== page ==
The Sixth Amendment to the United States Constitution provides in pertinent part that “[i]n all criminal prosecutions, the accused shall enjoy the right . . . to have the Assistance of Counsel for his [or her] defense.” U.S. Const., Amend. VI. Furthermore, criminal defendants have a constitutional right to effective assistance of counsel in their first appeal. Evitts v. Lucey, 469 U.S. 387, 393-95, 105 S. Ct. 830, 83 L. Ed. 2d 821 (1985); Douglas v. California, 372 U.S. 353, 356-57, 83 S. Ct. 814, 9 L. Ed. 2d 811 (1963).

         The Sixth Amendment right to effective counsel is clearly established. See Strickland v. Washington, 466 U.S. 668, 104 S. Ct. 2052, 80 L. Ed. 2d 674 (1984). In Strickland, the United States Supreme Court explained that a violation of that right has two components:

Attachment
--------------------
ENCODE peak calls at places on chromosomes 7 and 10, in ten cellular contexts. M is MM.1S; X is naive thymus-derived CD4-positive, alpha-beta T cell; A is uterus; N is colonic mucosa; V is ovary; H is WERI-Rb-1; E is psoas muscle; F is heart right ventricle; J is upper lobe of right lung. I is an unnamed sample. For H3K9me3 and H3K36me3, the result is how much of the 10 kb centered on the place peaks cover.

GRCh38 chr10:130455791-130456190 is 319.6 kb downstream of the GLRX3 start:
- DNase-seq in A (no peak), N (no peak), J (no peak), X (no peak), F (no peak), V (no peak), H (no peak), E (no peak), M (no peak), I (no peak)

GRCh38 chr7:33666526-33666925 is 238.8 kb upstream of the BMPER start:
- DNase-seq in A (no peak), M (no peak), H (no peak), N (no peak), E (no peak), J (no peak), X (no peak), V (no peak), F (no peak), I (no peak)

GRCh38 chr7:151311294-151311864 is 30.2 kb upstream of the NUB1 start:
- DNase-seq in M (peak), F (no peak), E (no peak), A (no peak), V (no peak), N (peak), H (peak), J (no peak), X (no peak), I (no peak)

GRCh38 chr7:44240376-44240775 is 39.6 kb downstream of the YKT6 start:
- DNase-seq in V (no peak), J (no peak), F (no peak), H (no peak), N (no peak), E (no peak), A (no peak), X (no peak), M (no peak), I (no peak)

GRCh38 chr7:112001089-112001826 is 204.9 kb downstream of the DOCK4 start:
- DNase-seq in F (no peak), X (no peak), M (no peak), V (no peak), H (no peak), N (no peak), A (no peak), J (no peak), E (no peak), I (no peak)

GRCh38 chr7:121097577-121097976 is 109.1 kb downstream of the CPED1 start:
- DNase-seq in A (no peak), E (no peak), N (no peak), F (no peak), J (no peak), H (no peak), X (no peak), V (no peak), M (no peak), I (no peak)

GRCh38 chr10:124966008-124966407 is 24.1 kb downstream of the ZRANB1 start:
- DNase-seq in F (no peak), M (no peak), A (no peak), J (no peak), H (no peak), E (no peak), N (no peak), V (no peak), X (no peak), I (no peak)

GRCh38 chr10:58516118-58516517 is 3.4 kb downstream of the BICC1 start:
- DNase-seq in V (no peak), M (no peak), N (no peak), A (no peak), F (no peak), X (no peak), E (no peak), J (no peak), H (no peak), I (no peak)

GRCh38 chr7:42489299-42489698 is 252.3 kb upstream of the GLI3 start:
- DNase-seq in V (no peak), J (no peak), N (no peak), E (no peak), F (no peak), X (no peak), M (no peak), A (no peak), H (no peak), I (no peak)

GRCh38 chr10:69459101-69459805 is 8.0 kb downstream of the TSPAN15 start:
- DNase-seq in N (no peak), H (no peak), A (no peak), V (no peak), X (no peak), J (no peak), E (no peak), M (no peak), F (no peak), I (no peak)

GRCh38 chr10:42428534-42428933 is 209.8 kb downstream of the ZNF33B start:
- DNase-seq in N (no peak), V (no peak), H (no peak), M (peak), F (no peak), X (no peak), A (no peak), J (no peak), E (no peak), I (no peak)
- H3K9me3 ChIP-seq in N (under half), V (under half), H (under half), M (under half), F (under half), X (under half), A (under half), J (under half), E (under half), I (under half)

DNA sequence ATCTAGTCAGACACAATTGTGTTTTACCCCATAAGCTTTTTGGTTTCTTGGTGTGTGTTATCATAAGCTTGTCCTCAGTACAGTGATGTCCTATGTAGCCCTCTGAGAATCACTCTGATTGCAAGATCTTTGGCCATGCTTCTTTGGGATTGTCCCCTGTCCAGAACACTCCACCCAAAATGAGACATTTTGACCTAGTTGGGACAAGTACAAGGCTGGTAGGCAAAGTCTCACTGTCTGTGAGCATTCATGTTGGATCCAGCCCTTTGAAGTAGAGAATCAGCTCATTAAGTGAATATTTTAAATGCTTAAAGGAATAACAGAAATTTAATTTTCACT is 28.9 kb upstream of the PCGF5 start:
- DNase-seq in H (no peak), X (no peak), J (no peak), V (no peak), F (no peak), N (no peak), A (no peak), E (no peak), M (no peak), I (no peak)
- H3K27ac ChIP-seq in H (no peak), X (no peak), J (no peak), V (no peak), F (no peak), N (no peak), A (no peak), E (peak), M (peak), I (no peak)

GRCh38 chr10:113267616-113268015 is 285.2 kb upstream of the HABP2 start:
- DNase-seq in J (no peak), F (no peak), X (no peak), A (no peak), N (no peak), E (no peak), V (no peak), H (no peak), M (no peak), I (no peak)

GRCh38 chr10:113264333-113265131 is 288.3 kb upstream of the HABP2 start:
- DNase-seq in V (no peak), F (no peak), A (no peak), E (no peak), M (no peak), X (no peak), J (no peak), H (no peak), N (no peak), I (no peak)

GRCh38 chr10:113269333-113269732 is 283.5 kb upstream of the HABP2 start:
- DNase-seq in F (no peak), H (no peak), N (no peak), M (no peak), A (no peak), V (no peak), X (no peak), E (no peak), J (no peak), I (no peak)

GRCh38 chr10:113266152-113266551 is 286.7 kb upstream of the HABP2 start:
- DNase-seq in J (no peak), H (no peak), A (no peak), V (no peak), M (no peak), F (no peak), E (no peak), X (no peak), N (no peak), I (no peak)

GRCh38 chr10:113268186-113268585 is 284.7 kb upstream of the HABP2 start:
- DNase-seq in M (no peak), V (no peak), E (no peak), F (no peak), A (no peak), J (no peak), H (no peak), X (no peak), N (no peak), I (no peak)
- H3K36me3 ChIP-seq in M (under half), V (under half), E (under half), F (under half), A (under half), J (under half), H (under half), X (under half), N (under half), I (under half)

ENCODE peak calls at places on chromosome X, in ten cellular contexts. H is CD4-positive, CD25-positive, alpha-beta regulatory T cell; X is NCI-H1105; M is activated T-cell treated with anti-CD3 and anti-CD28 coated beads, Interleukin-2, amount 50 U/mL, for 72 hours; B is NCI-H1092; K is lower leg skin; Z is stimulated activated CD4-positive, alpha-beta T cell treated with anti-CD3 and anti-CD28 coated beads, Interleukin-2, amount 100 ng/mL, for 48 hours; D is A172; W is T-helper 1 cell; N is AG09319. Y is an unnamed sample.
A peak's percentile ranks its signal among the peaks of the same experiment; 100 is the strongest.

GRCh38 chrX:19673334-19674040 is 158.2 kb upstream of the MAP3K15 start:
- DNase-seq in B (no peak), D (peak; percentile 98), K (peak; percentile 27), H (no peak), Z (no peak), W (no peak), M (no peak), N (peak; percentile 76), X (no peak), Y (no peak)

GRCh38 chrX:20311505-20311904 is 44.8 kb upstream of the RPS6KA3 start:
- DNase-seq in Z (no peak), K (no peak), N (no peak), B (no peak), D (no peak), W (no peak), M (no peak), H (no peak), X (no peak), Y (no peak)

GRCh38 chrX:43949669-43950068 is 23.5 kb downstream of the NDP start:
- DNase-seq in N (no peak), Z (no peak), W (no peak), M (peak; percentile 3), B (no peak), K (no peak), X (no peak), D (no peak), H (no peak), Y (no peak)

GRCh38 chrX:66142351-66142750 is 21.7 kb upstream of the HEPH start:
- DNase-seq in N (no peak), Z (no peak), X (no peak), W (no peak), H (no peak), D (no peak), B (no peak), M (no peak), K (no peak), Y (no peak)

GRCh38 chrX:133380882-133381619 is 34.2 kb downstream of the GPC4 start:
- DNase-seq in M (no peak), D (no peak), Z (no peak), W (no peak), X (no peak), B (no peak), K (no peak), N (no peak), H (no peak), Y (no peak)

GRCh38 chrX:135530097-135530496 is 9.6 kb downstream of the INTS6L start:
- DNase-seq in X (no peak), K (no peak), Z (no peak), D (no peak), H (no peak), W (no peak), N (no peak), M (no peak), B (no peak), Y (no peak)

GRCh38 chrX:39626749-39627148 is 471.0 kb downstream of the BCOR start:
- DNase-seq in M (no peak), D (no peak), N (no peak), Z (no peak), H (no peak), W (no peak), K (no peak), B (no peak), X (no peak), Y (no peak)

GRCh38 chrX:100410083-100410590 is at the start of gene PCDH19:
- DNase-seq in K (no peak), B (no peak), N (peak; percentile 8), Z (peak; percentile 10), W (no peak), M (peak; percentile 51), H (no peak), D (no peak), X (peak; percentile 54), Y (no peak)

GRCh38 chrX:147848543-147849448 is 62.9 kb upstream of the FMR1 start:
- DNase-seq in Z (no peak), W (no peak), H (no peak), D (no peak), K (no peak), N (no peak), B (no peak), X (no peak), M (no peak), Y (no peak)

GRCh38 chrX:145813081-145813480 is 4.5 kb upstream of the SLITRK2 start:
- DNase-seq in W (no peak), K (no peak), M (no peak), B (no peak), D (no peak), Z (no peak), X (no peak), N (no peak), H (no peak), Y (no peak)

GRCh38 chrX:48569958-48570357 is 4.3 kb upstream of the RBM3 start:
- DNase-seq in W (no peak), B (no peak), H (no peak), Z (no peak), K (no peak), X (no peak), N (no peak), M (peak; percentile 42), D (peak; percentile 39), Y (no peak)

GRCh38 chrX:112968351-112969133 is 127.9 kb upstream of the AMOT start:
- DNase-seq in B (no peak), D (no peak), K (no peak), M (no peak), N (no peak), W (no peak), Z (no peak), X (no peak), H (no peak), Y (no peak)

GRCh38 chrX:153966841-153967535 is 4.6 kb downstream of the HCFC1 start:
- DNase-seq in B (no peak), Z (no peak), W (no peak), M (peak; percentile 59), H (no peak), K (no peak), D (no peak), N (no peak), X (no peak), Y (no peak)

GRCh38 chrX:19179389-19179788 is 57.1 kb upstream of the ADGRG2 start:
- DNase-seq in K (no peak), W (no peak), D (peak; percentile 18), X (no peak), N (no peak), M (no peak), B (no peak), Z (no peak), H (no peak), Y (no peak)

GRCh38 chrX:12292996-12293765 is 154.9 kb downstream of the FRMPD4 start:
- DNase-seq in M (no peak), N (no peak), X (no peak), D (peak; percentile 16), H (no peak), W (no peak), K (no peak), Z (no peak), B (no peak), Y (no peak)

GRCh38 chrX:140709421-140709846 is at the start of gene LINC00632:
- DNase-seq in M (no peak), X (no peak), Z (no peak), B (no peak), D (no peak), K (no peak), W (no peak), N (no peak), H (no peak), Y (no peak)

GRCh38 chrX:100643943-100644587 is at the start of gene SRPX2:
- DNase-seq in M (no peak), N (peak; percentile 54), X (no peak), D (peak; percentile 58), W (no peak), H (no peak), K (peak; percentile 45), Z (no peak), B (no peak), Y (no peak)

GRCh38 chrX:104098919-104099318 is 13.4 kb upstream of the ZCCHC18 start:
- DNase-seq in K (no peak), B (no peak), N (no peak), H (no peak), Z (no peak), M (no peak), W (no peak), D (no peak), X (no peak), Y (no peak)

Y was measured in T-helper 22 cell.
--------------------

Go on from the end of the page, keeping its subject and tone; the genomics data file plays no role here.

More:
First, the defendant must show that counsel’s performance was deficient. This requires showing that counsel made errors so serious that counsel was not functioning as the ‘counsel’ guaranteed the defendant by the Sixth Amendment. Second, the defendant must show that the deficient performance prejudiced the defense. This requires showing that counsel’s errors were so serious as to deprive the defendant of a fair trial, a trial whose result is reliable.


Id. at 687. See also Williams v. Taylor, 529 U.S. 362, 390, 120 S. Ct. 1495, 146 L. Ed. 2d 389 (2000) (reasserting Strickland standard). Thus, Strickland requires a showing of both deficient performance and prejudice. However, “a court deciding an ineffective assistance claim need not address both components of the inquiry if the defendant makes an insufficient showing on one.” Strickland, 466 U.S. at 697. “If it is easier to dispose of an ineffectiveness claim on grounds of lack of sufficient prejudice, . . . that course should be followed.” Id. See also United States v. Apfel, 97 F.3d 1074, 1076 (8th Cir. 1996) (“[A court] need not address the reasonableness of the attorney’s behavior if the movant cannot prove prejudice.”).